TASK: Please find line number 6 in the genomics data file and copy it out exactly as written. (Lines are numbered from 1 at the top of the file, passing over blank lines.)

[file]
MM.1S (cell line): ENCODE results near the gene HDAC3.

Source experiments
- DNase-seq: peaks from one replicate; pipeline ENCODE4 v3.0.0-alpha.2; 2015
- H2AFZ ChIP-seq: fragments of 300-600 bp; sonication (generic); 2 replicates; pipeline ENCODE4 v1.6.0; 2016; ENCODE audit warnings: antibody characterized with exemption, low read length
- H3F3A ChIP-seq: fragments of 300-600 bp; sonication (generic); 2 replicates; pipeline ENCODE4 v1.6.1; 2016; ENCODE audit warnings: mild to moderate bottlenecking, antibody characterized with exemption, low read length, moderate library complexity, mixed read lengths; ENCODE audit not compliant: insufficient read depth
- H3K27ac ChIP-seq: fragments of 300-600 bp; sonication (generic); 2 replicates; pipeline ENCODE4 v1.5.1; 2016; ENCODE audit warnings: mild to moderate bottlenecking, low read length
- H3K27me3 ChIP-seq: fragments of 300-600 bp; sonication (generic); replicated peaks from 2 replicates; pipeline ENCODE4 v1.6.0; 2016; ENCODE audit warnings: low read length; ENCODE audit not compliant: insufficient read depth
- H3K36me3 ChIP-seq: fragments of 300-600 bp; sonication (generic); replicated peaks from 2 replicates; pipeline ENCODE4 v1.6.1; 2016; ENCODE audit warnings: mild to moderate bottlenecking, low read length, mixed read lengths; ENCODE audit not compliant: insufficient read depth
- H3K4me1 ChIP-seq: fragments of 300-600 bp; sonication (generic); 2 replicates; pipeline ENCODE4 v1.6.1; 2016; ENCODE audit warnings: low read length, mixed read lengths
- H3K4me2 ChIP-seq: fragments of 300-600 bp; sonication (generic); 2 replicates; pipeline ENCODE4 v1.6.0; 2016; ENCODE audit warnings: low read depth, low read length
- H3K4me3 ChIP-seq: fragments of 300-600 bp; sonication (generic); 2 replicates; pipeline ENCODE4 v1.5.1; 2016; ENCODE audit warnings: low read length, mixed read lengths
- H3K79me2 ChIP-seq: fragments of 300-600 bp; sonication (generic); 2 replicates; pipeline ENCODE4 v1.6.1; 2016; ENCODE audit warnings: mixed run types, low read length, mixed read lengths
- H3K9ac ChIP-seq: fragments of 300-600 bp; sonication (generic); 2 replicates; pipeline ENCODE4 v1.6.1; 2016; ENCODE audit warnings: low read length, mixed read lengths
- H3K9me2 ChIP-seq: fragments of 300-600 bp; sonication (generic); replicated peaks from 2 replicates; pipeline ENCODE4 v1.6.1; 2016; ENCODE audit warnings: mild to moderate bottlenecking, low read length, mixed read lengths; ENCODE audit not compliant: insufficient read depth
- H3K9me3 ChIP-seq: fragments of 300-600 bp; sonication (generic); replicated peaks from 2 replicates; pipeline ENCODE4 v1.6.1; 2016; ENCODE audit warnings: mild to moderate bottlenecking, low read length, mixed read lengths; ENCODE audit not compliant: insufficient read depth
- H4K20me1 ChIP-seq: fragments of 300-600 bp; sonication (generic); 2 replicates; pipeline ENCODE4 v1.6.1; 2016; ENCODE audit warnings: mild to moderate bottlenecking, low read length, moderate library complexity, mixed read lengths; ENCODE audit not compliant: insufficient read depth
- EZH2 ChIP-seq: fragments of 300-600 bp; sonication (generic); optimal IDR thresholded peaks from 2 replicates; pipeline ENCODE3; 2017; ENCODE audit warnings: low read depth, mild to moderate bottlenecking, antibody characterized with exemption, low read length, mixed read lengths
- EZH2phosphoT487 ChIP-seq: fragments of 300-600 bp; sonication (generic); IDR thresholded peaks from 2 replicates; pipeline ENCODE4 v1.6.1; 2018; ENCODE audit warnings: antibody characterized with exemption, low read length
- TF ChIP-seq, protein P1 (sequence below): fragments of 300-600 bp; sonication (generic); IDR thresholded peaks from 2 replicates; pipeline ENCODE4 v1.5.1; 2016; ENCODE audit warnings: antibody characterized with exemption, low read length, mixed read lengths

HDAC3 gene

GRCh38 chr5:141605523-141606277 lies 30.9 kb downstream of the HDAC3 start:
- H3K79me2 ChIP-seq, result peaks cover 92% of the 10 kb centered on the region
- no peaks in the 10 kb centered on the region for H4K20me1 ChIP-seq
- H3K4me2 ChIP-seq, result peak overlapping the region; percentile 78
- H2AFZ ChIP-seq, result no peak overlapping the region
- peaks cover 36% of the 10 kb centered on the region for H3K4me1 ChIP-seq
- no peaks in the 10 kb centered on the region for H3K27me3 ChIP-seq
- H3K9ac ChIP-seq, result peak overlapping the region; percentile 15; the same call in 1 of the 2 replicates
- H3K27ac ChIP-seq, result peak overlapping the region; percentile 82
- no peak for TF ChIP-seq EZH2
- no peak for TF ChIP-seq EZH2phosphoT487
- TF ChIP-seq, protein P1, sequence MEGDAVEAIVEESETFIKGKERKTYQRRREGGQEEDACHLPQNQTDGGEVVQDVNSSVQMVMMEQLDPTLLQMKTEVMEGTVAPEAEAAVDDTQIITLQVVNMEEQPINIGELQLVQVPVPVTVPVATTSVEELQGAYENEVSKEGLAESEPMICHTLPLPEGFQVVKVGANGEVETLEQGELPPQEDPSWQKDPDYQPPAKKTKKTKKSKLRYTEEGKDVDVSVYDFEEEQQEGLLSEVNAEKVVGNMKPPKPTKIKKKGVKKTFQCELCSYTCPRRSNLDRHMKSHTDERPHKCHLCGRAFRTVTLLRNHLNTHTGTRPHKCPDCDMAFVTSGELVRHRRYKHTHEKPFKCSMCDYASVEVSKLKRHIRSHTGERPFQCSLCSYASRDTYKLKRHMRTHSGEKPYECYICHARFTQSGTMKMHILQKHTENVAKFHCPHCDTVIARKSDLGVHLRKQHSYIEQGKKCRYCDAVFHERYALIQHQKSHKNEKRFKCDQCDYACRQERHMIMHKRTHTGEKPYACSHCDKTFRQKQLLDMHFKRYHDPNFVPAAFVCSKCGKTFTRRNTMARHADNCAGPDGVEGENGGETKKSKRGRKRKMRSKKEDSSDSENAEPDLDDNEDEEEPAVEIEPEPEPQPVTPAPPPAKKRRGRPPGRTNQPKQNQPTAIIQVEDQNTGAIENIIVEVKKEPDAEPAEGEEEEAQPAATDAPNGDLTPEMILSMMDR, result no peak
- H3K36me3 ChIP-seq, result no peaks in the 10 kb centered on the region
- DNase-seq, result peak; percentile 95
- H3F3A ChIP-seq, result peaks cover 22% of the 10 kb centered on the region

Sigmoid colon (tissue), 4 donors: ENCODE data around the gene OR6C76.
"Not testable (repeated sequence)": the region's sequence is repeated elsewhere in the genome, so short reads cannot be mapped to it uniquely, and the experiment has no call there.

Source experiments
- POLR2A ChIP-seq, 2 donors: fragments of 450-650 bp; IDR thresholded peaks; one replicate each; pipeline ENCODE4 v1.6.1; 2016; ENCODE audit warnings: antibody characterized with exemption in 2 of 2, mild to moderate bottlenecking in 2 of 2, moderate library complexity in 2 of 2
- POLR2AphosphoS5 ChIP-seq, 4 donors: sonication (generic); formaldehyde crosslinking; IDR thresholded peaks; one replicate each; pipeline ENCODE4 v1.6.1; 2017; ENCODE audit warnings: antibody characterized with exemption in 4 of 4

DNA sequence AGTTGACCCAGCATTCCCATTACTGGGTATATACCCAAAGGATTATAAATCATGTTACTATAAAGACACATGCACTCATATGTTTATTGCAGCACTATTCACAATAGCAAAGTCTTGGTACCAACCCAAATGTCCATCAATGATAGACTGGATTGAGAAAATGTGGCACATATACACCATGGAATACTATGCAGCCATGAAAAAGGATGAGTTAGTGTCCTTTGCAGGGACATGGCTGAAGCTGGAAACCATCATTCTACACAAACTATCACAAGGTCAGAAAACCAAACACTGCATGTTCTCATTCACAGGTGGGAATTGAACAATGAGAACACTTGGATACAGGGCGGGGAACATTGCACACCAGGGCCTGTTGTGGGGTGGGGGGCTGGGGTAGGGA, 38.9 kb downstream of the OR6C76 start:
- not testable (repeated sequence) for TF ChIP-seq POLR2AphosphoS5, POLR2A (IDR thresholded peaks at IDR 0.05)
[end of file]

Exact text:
- H3K27ac ChIP-seq: fragments of 300-600 bp; sonication (generic); 2 replicates; pipeline ENCODE4 v1.5.1; 2016; ENCODE audit warnings: mild to moderate bottlenecking, low read length